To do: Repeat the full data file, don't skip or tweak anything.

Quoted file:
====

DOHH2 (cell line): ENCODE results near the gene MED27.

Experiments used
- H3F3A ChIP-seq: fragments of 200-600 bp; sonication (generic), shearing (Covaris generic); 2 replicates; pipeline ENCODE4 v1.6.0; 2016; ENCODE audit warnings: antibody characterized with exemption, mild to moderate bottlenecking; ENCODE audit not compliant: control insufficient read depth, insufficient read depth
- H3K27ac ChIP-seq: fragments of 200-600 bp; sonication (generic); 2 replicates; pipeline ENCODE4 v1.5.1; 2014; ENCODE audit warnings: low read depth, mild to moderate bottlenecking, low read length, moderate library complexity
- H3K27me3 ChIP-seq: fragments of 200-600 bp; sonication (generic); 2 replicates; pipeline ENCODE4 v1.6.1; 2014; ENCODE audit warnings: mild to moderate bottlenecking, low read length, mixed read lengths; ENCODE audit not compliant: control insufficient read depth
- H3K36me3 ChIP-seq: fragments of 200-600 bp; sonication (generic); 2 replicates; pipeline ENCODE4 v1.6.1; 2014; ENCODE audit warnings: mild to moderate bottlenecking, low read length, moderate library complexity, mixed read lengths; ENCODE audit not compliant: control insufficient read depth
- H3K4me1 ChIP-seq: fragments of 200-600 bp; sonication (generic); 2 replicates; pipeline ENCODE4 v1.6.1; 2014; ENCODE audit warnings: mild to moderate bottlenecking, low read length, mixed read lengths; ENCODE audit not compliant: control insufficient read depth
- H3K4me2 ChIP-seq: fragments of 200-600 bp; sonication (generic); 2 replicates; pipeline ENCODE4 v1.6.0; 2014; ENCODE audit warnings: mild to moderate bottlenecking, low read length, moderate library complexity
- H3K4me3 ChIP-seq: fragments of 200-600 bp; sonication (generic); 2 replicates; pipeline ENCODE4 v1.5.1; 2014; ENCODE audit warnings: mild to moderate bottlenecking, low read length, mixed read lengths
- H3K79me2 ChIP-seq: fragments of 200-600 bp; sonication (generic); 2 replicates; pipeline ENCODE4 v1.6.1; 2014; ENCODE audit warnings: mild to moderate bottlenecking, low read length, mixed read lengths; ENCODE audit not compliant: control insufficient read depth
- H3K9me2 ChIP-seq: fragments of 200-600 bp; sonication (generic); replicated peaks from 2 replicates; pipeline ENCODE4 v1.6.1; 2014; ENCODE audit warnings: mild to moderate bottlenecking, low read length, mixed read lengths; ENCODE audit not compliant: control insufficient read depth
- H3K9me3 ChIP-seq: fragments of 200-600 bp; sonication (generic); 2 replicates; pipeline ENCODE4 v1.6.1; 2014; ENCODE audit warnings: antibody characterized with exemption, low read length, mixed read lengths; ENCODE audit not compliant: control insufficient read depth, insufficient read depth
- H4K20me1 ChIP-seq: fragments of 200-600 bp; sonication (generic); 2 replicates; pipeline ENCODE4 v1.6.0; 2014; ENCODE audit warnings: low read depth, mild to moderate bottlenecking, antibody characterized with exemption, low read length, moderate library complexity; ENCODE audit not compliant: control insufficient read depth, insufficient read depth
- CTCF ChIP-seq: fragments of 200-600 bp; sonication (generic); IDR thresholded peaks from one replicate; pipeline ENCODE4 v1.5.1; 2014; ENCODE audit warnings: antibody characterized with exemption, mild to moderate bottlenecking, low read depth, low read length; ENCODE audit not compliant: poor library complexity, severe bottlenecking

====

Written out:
DOHH2 (cell line): ENCODE results near the gene MED27.

Experiments used
- H3F3A ChIP-seq: fragments of 200-600 bp; sonication (generic), shearing (Covaris generic); 2 replicates; pipeline ENCODE4 v1.6.0; 2016; ENCODE audit warnings: antibody characterized with exemption, mild to moderate bottlenecking; ENCODE audit not compliant: control insufficient read depth, insufficient read depth
- H3K27ac ChIP-seq: fragments of 200-600 bp; sonication (generic); 2 replicates; pipeline ENCODE4 v1.5.1; 2014; ENCODE audit warnings: low read depth, mild to moderate bottlenecking, low read length, moderate library complexity
- H3K27me3 ChIP-seq: fragments of 200-600 bp; sonication (generic); 2 replicates; pipeline ENCODE4 v1.6.1; 2014; ENCODE audit warnings: mild to moderate bottlenecking, low read length, mixed read lengths; ENCODE audit not compliant: control insufficient read depth
- H3K36me3 ChIP-seq: fragments of 200-600 bp; sonication (generic); 2 replicates; pipeline ENCODE4 v1.6.1; 2014; ENCODE audit warnings: mild to moderate bottlenecking, low read length, moderate library complexity, mixed read lengths; ENCODE audit not compliant: control insufficient read depth
- H3K4me1 ChIP-seq: fragments of 200-600 bp; sonication (generic); 2 replicates; pipeline ENCODE4 v1.6.1; 2014; ENCODE audit warnings: mild to moderate bottlenecking, low read length, mixed read lengths; ENCODE audit not compliant: control insufficient read depth
- H3K4me2 ChIP-seq: fragments of 200-600 bp; sonication (generic); 2 replicates; pipeline ENCODE4 v1.6.0; 2014; ENCODE audit warnings: mild to moderate bottlenecking, low read length, moderate library complexity
- H3K4me3 ChIP-seq: fragments of 200-600 bp; sonication (generic); 2 replicates; pipeline ENCODE4 v1.5.1; 2014; ENCODE audit warnings: mild to moderate bottlenecking, low read length, mixed read lengths
- H3K79me2 ChIP-seq: fragments of 200-600 bp; sonication (generic); 2 replicates; pipeline ENCODE4 v1.6.1; 2014; ENCODE audit warnings: mild to moderate bottlenecking, low read length, mixed read lengths; ENCODE audit not compliant: control insufficient read depth
- H3K9me2 ChIP-seq: fragments of 200-600 bp; sonication (generic); replicated peaks from 2 replicates; pipeline ENCODE4 v1.6.1; 2014; ENCODE audit warnings: mild to moderate bottlenecking, low read length, mixed read lengths; ENCODE audit not compliant: control insufficient read depth
- H3K9me3 ChIP-seq: fragments of 200-600 bp; sonication (generic); 2 replicates; pipeline ENCODE4 v1.6.1; 2014; ENCODE audit warnings: antibody characterized with exemption, low read length, mixed read lengths; ENCODE audit not compliant: control insufficient read depth, insufficient read depth
- H4K20me1 ChIP-seq: fragments of 200-600 bp; sonication (generic); 2 replicates; pipeline ENCODE4 v1.6.0; 2014; ENCODE audit warnings: low read depth, mild to moderate bottlenecking, antibody characterized with exemption, low read length, moderate library complexity; ENCODE audit not compliant: control insufficient read depth, insufficient read depth
- CTCF ChIP-seq: fragments of 200-600 bp; sonication (generic); IDR thresholded peaks from one replicate; pipeline ENCODE4 v1.5.1; 2014; ENCODE audit warnings: antibody characterized with exemption, mild to moderate bottlenecking, low read depth, low read length; ENCODE audit not compliant: poor library complexity, severe bottlenecking